The coronavirus pandemic has gripped us in its claws. In such grim times, people have been coming together to fight the virus in whatever way possible. One such corona warrior is the 85-year-old Mathematics teacher Saroja Sundararajan who has been selling fun math activity sheets to collect funds to contribute towards coronavirus-impact needs. The recipient of a National Award, she dedicated her life to the subject and wishes to make its learning as easy as possible for the students, for which she integrates it with Art. Sundararajan left us in June 2021. Her family confirms to SheThePeople that she has passed away due to COVID-19 related complications.
The 85 year old started a website called Math Funds India with the help of a teenager, Siddhant Sinha. Her activity sheets catered to students of classes sixth to eighth. Not only is it reaching out to students and raising money, but is also helping herself cope in this grave situation.
SheThePeople had spoken to the very humble Saroja Sundararajan who will inspire you to get through the pandemic with a smile.
Tossing different roles in academia
Saroja had worked as a Mathematics teacher for a major part of her life. She was a consultant at Hey Math! for 4 years and Academic Director at Futureschools for 8 years. Moreover, she had authored many books that have been helping students with math in innovative ways.
When asked about the differing yet interconnected learnings from these roles, she remarked, "In every field that I worked, I have always been at the forefront. As early as in the 70s I would train teachers to use the cassette player for listening sessions, teach them innovative ways to use the overhead projector in the class and so on. My passion for teaching easily lent itself to transfer of training to one role or the other. It was the teacher in me that always played a dominant role. Every role taught me immense lessons."
The innovative teaching ideas
She always stressed on fun techniques for students to learn math concepts. Acknowledging the influence of people in her life for these techniques, she revealed, "My father, an excellent mathematician played a pivotal role in encouraging me to think ‘differently’. That was what made me teach differently from others. My husband, also a mathematician, would appreciate every new idea of mine."
She also talked about the reach of her methods and how it impressed the officials, "I was a pioneer in introducing practical activities in classroom teaching in 1977. When I was a classroom teacher in Delhi, the Department of Education had come on an inspection and being very impressed with my innovations, repeatedly sent their officers to attend my classes. My students were an impetus for me to go forward."
Integrating Art with Math
Sundararajan, who was specifically focused on consolidating the two subjects, asserted, "When CBSE had mandated that every subject should be integrated with Art, I took upon myself, as always to be a pioneer in trying it out. My interpretation of Art was totally different from the usual connotation of art – that of Visual Art or Performing Art. I thought everything in Maths required an art – the use of problem-solving skills, the skill of mental computations, the eye to appreciate patterns in numbers and shapes, one can go on listing the myriad ways in which art can be interpreted as woven into the very fabric of Maths."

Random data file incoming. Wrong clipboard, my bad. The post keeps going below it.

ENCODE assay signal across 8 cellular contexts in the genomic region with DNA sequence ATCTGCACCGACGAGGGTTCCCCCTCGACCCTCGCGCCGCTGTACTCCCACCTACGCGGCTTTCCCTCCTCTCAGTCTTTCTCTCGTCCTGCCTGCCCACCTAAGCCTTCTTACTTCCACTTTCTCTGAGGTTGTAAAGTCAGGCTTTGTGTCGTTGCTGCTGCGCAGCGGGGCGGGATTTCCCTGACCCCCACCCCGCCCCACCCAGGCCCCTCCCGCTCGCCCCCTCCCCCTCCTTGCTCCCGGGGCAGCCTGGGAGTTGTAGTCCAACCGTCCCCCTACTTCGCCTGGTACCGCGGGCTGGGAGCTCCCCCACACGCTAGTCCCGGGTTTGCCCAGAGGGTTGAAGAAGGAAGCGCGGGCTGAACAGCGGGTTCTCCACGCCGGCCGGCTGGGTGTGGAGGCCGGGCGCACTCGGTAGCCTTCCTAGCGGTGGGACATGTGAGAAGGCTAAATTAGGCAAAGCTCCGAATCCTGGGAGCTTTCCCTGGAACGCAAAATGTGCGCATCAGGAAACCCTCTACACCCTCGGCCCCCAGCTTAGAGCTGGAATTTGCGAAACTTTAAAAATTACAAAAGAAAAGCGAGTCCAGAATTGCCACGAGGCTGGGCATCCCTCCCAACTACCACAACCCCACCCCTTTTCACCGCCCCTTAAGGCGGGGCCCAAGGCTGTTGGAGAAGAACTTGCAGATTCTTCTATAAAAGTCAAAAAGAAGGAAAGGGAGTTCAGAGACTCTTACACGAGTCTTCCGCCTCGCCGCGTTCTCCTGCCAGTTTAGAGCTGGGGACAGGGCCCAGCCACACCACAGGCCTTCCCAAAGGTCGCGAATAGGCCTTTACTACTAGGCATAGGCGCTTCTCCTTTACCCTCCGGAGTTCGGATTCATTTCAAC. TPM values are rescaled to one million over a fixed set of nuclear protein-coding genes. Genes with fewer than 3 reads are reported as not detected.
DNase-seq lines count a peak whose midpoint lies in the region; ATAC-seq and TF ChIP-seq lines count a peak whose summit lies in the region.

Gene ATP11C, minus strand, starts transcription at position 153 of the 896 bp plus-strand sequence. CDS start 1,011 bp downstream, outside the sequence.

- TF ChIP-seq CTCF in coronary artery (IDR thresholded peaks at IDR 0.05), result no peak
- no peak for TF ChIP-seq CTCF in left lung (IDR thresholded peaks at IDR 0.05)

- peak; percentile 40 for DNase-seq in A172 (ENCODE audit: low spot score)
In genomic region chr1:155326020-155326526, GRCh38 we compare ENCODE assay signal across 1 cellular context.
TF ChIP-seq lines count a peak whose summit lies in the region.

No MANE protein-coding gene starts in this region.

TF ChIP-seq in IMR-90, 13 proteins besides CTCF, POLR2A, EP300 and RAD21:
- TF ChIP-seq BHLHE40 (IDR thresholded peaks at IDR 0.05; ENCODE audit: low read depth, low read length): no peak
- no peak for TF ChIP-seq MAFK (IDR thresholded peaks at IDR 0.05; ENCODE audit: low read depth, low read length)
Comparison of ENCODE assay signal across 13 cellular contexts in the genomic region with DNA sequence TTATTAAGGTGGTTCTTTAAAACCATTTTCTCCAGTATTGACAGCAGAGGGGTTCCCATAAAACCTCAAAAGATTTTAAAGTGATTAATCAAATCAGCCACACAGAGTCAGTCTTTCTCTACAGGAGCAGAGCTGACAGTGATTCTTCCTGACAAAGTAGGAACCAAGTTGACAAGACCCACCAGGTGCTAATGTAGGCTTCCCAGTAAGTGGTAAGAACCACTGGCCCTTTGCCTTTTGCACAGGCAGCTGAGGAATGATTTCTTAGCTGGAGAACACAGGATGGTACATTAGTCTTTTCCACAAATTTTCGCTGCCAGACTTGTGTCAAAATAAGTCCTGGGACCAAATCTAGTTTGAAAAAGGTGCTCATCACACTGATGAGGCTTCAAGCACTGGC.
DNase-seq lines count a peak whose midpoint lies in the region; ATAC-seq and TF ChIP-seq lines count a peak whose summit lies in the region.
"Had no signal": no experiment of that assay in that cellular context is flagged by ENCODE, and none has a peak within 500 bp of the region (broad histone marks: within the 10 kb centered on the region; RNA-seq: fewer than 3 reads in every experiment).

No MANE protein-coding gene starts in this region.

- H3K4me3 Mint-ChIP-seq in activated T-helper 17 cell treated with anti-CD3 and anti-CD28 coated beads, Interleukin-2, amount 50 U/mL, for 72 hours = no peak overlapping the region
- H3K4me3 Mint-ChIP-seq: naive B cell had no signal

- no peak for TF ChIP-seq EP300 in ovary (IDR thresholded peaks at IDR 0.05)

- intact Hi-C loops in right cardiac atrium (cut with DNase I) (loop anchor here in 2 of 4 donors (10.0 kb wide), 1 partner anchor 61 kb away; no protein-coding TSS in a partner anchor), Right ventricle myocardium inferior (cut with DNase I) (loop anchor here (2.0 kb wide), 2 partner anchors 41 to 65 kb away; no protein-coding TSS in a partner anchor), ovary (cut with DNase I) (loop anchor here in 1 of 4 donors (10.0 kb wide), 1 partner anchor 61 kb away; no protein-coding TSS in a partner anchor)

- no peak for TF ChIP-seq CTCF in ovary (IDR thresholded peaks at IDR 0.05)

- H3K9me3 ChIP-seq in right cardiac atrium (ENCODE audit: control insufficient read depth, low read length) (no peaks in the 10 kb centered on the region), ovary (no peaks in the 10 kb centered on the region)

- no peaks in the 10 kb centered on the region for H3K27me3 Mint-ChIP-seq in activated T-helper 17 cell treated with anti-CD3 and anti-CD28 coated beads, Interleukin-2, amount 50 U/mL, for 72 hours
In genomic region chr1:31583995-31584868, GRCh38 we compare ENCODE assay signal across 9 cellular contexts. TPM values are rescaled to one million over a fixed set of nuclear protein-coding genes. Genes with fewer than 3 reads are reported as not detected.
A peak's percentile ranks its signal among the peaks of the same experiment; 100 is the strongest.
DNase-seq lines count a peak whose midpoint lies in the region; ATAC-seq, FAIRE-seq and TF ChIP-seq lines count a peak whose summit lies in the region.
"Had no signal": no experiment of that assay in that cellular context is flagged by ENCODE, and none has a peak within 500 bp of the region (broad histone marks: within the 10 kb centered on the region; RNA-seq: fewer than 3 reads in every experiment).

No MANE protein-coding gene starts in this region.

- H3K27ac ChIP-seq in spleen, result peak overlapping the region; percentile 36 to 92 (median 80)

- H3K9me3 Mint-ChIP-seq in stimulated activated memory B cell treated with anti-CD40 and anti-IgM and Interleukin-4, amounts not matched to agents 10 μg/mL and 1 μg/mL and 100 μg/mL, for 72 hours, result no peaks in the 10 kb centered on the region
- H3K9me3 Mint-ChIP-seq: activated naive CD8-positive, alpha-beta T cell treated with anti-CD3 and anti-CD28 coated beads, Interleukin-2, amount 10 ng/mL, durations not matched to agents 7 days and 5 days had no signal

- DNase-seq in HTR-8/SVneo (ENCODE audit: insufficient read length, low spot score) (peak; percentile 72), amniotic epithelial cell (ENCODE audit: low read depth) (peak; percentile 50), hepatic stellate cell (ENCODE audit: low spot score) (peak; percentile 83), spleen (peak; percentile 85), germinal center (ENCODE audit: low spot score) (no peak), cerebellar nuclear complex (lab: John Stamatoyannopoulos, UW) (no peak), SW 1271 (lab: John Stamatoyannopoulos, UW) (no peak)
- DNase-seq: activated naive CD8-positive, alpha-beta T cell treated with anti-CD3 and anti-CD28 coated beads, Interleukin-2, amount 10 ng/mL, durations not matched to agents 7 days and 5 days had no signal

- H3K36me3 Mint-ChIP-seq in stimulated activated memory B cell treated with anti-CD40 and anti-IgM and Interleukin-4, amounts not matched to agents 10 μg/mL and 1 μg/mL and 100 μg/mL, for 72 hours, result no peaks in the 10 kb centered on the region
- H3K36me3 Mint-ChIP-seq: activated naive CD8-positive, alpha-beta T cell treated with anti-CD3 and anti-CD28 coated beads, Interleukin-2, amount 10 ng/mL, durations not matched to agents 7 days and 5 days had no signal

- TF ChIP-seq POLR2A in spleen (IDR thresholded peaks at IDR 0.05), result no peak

A National Awardee
When questioned about developing a passion for the subject, she disclosed, "I was a severe migraine patient for nearly three decades. No treatment had helped. My father used to tease me saying that if I was given Maths puzzles to solve, my migraine would vanish immediately!" She accredited her progress in the subject to her mentor and friend, former principal Mrs. Rajni Kumar of Springdales School, Pusa Road, New Delhi.
Being the first CBSE teacher to be awarded the Best Teacher's National Award (India) by President Zail Singh in 1986, she said, "Instead of feeling elated, I felt that a big burden was kept on my shoulders to prove to the school and to the society at large that I deserved it. Every moment that I climbed the ladder I was thanking all my colleagues who were of great support to me, all my students who were actually indirectly my teachers! It humbled me."
"When I saw the entire world suffering from the coronavirus, I thought I should help. Thousands of requests would come up asking for donations. I thought my appeal should be with a difference. When people buy my worksheets they have earned these in return for what they are giving to society," Saroja said. A mention of this idea to a friend, Yamuna led her to 16-year-old Siddhant Sinha who designed the website with the help of a friend, Basudhara. Siddhant said, "I was inspired by Saroja Aunty's dedication towards her work. It has been a fulfilling and learning journey for me. I feel good that I was able to contribute to the COVID-19 crisis." After reaching the collection goal, she wished to use the proceeds for any other good cause.
Message to students and teachers
To the teachers, she said, "Enter into the class with an interesting little idea of a story, a puzzle or even a small activity. Children’s attention will automatically turn towards the subject through your eyes. Never discourage a child that he cannot cope with the subject." For the children, she said, "Never get discouraged. Keep echoing in your mind, 'Yes! I can!'"
Saavriti is an intern at SheThePeople.TV